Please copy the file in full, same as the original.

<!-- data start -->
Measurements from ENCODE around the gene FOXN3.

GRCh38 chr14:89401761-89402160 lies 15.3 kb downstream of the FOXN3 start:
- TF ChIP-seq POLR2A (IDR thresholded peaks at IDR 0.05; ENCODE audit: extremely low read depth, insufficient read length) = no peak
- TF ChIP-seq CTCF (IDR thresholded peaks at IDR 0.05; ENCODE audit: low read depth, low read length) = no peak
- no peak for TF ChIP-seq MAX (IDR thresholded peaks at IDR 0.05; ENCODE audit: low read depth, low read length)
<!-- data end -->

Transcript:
Measurements from ENCODE around the gene FOXN3.

GRCh38 chr14:89401761-89402160 lies 15.3 kb downstream of the FOXN3 start:
- TF ChIP-seq POLR2A (IDR thresholded peaks at IDR 0.05; ENCODE audit: extremely low read depth, insufficient read length) = no peak
- TF ChIP-seq CTCF (IDR thresholded peaks at IDR 0.05; ENCODE audit: low read depth, low read length) = no peak
- no peak for TF ChIP-seq MAX (IDR thresholded peaks at IDR 0.05; ENCODE audit: low read depth, low read length)